In its 10th annual report analyzing chain stores, the Center for an Urban Future found some national retailers are losing links in the city.
The economic think tank released its analysis Thursday, which noted that the total number of chain store locations grew 1.8 percent over the past year, but the expansion was limited to a small number of retailers, mostly in the food and coffee industry.
Companies that compete with e-retailers, such as shoe and electronics shops, saw their footprint shrink more dramatically. In all, the report found one-fifth of all chains shuttered stores in the city over the past year. And the smallest share in a decade — one in seven chains — increased their presence in the city during that period, the report said.
“There’s more of a mixed picture for chains this year,” said Jonathan Bowles, executive director of the Center for an Urban Future. “If you were to look at just two retailers: MetroPCS and Dunkin’ Donuts, they added a total of 135 stores over the past year. But everyone else on our list, more than 290 other retailers, combined to lose 41 stores.”
The report reaffirms New Yorkers appreciation for caffeine. Dunkin’ Donuts and its 612 stores topped the center’s list of largest chains, defined as a national retailer with at least two locations in New York City and one location outside of the boroughs. The number of coffee chains grew 65 percent since the center’s initial report on chains came out in 2008.
With 1,261 locations across the city, fast-food restaurants are the most numerous type of national retailer in the city. But the number of fast-casual restaurants — 289 — has more than doubled over the past decade, with eateries like Chipotle and Chop’t adding outposts.
Mobile phone retailers have seen their storefronts soar, and in 2017 the sector collectively surpassed the number of clothing stores in the city. MetroPCS epitomized this trend, growing from seven locations in 2008 to 445 this year.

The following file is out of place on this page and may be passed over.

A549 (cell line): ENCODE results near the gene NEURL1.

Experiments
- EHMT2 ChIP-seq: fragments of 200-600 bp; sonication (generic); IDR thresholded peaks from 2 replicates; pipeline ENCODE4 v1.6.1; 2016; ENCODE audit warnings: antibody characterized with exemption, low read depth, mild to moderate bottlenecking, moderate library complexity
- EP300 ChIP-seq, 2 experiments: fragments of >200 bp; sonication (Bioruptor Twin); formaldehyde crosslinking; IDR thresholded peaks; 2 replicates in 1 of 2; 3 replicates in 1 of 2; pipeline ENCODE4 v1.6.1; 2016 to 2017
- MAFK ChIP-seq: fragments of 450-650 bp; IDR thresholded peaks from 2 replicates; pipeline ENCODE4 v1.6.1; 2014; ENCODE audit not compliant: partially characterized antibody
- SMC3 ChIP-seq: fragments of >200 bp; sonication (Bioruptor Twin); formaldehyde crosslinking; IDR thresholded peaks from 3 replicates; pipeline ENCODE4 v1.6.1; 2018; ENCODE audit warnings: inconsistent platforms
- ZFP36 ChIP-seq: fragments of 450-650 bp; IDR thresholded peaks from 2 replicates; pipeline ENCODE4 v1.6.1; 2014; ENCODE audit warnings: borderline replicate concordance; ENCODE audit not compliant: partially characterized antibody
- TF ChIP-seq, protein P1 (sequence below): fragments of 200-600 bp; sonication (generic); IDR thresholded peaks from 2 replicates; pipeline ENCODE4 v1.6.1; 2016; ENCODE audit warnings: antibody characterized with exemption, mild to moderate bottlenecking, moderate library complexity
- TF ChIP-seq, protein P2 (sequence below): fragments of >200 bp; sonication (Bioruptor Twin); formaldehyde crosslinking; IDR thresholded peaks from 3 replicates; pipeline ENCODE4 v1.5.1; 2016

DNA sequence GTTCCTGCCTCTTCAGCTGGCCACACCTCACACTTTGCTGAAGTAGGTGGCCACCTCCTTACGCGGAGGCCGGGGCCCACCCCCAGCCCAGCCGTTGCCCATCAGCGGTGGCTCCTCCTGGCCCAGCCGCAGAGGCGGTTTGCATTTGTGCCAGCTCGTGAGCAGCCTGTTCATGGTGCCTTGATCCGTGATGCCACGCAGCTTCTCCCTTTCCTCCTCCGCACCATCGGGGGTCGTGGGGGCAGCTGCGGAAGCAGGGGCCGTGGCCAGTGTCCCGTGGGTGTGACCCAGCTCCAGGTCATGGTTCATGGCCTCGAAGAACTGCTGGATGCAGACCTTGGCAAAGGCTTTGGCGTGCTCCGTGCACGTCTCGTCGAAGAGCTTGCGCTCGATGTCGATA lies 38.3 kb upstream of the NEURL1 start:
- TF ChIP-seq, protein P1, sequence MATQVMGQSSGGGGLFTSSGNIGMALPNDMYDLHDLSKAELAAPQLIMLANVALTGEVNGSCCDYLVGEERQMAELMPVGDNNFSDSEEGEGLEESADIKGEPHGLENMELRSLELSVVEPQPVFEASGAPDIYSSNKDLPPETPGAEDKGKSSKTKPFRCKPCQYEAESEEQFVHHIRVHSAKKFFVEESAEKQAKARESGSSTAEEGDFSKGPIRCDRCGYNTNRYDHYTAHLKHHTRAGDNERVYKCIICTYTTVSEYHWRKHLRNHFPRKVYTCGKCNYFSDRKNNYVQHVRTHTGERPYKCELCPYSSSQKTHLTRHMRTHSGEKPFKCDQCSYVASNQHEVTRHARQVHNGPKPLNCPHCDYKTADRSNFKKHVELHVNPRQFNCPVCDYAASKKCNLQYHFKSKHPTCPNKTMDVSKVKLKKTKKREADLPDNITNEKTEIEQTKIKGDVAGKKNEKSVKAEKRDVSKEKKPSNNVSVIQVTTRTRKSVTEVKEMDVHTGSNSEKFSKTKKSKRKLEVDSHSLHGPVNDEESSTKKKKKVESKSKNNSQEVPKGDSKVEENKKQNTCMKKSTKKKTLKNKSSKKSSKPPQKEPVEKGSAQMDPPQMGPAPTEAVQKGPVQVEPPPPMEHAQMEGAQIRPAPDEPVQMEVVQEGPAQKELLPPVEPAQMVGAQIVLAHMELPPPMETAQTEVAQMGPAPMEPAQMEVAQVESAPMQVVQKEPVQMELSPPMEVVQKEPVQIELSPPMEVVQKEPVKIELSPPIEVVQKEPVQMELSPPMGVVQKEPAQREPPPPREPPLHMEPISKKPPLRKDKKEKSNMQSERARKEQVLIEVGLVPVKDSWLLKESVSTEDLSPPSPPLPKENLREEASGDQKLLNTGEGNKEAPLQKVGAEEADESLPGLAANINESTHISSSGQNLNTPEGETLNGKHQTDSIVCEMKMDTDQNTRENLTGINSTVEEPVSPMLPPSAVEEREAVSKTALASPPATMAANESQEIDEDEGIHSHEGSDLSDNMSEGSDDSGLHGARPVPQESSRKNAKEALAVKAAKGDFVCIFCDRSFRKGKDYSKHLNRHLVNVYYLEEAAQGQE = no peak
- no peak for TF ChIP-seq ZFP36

Traditional electronics businesses like Radio Shack, however, have seen their ranks shrink by more than half since 2008. The report also noted that office supply chains have lost a quarter of their locations and shoe retailers have decreased by 16 percent in that period.
Bowles said the city has lost more than 12,000 retail jobs over the past three years, which can be a pivotal entry point into the workforce for some New Yorkers.
“I’m not going to shed a tear for national chains that are closing stores in New York, but I do think that this is an important industry for New York,” he said. “But I’m hopeful that there will be a right-sizing — that the retail challenges will prompt building owners to lower rents and maybe there’s a silver lining for independent retailers in all this.”
Although Manhattan has the largest share — 37 percent — of the city’s chain stores, it counted a greater portion — 39 percent — of national retailers in 2012. The center said Brooklyn’s share of the chains has increased to 22 percent over the past five years.
The number of national retailers operating in the other boroughs has held relatively steady during that period, with Queens having about 23 percent of the sector; the Bronx, 12 percent, and Staten Island, 6 percent, the report said.